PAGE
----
I can see no point in adding a great deal to the noise surrounding the Pope's UK visit. The same debate is being held everywhere else already anyway. (Though I would say that this Guardian piece is a very reasonable take on the Nazi red-herring that was unfortunately introduced to the debate)
But I do want to ask a genuine question about the phrase Christian Values. I'm not asking because I know the answer. It's a genuine question.
The thing is, when someone defines Christian Values to me they always sound to me to be lovely values. But they also seem to be values that aren't exclusively Christian. Indeed they seem to be values that are shared by pretty much every other faith. And by people without faith too.
But when someone talks about, say, British Values, they normally mean "values that are particularly British"... in other words, values you wouldn't normally expect to find in other nations.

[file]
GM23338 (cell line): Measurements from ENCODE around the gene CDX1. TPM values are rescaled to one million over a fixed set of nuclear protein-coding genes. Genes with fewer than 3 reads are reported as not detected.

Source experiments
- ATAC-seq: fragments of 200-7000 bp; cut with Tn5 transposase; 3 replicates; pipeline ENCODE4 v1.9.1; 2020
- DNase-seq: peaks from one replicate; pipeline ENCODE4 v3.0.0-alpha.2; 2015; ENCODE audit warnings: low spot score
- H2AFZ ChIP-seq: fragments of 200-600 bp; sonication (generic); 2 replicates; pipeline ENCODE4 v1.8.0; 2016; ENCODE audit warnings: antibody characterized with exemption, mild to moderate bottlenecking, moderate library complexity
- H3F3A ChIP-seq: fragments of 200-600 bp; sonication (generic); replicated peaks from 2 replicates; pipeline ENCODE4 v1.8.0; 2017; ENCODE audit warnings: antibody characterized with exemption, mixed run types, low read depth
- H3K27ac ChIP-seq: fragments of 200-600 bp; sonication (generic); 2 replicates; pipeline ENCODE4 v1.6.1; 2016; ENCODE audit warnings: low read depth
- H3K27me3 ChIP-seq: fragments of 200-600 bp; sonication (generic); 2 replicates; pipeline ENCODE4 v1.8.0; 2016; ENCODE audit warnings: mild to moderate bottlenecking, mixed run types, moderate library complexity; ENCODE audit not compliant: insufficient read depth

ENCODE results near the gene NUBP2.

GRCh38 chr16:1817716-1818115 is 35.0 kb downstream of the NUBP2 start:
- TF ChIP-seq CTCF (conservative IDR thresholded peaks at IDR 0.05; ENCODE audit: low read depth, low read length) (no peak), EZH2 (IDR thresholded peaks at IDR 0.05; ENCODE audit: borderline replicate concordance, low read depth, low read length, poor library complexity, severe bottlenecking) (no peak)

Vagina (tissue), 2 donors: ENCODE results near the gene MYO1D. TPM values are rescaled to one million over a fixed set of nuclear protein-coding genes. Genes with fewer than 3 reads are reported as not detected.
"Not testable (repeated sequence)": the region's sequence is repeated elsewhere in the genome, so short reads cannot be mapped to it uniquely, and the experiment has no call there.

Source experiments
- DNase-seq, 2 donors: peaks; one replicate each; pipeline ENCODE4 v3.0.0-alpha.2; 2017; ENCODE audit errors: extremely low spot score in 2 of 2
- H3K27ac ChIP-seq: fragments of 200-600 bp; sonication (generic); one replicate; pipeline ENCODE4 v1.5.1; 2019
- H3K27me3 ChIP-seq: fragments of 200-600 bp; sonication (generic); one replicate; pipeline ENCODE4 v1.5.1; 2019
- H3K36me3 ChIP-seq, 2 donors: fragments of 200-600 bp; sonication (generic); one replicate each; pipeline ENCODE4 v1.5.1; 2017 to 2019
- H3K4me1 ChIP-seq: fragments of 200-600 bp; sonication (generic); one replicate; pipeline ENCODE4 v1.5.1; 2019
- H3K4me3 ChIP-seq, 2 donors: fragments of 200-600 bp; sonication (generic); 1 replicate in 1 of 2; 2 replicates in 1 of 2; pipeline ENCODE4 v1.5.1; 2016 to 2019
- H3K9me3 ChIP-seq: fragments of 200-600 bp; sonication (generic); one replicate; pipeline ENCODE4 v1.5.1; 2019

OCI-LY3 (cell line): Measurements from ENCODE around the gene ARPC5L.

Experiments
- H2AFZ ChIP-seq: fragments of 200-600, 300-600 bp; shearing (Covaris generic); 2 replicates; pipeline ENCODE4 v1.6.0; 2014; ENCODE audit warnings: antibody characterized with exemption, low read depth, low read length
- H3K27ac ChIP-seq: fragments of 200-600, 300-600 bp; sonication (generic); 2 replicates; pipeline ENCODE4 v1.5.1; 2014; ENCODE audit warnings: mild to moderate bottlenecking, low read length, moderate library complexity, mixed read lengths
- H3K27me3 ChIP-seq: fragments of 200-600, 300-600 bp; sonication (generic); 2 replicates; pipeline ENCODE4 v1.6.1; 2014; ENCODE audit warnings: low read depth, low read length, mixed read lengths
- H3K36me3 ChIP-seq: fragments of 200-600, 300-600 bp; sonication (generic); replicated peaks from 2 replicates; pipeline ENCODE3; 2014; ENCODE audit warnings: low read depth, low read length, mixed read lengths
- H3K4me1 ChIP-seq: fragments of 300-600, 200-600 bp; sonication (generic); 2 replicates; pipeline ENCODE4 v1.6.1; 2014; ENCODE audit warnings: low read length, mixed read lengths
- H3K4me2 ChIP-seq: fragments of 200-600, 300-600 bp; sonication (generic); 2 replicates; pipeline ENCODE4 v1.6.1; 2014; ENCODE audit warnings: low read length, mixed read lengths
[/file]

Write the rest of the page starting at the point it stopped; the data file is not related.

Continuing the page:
When someone says, "I expect the fans of this club to give the manager time because that's how they do things here, those are the values of this football club," the implication is that these aren't the values at most other football clubs.
So, when people say, Christian Values, do they mean values that are peculiar to Christians. And if so, what are they?
Because, well, because they seem to me to be just, well, Human Values. Am I wrong? I'm not asking about the way in which anyone arrives at a belief. That seems far less important to me than the end result. (Although I know which route I prefer). I'm talking about the beliefs themselves.
[I will monitor comments. If it gets a bit flamey, I'll shut it down. That's really not what I'm trying to achieve here. It's a genuine question. Are there values only held by Christians, values only attainable through faith?]